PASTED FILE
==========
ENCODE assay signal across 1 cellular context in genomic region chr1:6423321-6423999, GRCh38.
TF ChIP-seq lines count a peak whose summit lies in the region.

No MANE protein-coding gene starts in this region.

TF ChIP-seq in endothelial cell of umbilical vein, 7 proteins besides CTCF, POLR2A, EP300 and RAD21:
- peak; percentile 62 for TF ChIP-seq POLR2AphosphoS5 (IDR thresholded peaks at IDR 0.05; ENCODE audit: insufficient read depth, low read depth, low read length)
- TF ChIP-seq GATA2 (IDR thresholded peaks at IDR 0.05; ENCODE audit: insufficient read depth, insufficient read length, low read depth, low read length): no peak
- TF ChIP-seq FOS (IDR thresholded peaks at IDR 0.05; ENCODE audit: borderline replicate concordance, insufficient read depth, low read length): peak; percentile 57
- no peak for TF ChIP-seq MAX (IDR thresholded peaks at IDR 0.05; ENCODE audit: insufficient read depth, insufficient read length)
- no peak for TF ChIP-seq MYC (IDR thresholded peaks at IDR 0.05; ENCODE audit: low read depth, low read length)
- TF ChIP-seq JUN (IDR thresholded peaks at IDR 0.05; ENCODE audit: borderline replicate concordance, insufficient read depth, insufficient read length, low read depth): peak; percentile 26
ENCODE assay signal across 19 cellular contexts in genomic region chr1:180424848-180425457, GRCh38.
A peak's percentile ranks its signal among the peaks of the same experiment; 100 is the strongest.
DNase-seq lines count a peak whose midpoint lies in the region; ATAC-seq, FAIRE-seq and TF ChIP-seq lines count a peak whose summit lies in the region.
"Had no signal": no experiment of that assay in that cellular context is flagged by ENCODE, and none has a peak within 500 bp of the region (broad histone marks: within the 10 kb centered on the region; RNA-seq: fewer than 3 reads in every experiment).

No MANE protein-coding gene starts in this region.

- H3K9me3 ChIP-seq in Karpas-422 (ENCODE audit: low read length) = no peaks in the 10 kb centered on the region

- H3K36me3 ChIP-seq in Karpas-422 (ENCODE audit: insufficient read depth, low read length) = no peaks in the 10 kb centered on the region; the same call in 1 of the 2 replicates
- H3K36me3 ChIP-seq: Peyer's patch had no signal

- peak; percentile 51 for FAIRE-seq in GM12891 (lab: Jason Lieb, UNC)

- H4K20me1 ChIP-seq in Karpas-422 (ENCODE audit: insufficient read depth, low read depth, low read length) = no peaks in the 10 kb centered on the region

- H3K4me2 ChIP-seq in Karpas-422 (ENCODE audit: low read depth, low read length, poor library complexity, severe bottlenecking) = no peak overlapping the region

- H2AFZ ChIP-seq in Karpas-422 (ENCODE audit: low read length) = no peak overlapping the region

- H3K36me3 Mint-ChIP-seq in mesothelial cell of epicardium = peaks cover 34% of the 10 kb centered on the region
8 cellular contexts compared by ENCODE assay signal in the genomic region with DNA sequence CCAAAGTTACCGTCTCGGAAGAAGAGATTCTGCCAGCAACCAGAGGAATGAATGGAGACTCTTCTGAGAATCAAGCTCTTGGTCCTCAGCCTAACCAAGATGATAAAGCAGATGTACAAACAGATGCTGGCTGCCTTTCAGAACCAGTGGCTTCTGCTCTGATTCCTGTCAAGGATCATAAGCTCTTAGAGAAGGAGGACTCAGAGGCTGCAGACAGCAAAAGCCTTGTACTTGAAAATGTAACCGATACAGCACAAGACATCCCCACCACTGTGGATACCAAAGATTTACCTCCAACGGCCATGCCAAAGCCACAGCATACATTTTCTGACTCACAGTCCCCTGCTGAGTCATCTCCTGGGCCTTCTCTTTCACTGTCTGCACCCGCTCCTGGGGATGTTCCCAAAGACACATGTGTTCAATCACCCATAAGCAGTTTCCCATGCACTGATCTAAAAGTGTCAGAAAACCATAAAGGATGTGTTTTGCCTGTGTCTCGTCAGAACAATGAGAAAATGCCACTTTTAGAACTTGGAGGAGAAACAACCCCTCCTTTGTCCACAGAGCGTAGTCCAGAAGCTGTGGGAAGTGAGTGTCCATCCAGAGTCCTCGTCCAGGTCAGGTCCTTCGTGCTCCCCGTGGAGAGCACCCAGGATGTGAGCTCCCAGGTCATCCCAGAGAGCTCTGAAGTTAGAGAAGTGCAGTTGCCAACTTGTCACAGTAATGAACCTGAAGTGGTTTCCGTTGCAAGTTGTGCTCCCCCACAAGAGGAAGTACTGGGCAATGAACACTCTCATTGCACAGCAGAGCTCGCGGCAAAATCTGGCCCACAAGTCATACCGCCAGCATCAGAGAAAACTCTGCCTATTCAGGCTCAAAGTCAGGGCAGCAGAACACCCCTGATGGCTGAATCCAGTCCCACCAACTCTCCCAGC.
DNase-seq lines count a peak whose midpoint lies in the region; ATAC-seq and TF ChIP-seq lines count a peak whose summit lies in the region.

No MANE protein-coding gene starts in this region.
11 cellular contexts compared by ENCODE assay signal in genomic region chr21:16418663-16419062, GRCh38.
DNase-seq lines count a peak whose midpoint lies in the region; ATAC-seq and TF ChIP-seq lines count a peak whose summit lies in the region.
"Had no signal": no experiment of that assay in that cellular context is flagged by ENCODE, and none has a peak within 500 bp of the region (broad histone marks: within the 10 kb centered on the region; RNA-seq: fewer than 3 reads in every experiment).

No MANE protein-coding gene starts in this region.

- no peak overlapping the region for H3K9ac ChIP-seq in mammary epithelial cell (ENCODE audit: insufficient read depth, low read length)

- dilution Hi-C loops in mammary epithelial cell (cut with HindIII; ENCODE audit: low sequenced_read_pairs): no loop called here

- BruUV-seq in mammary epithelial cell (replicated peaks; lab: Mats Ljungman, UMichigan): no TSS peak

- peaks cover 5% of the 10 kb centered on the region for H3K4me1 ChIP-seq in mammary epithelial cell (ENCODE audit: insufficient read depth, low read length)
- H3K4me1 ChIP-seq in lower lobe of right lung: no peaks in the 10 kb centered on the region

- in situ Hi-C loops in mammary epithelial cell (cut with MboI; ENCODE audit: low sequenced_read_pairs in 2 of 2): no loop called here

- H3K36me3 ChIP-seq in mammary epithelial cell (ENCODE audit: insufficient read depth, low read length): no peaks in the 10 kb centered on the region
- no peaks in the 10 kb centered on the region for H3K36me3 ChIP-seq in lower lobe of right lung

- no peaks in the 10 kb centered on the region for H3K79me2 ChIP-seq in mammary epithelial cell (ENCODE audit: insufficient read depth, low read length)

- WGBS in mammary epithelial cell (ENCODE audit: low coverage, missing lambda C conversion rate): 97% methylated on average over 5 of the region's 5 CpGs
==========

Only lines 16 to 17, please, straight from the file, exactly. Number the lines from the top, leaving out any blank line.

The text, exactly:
- H3K9me3 ChIP-seq in Karpas-422 (ENCODE audit: low read length) = no peaks in the 10 kb centered on the region

- H3K36me3 ChIP-seq in Karpas-422 (ENCODE audit: insufficient read depth, low read length) = no peaks in the 10 kb centered on the region; the same call in 1 of the 2 replicates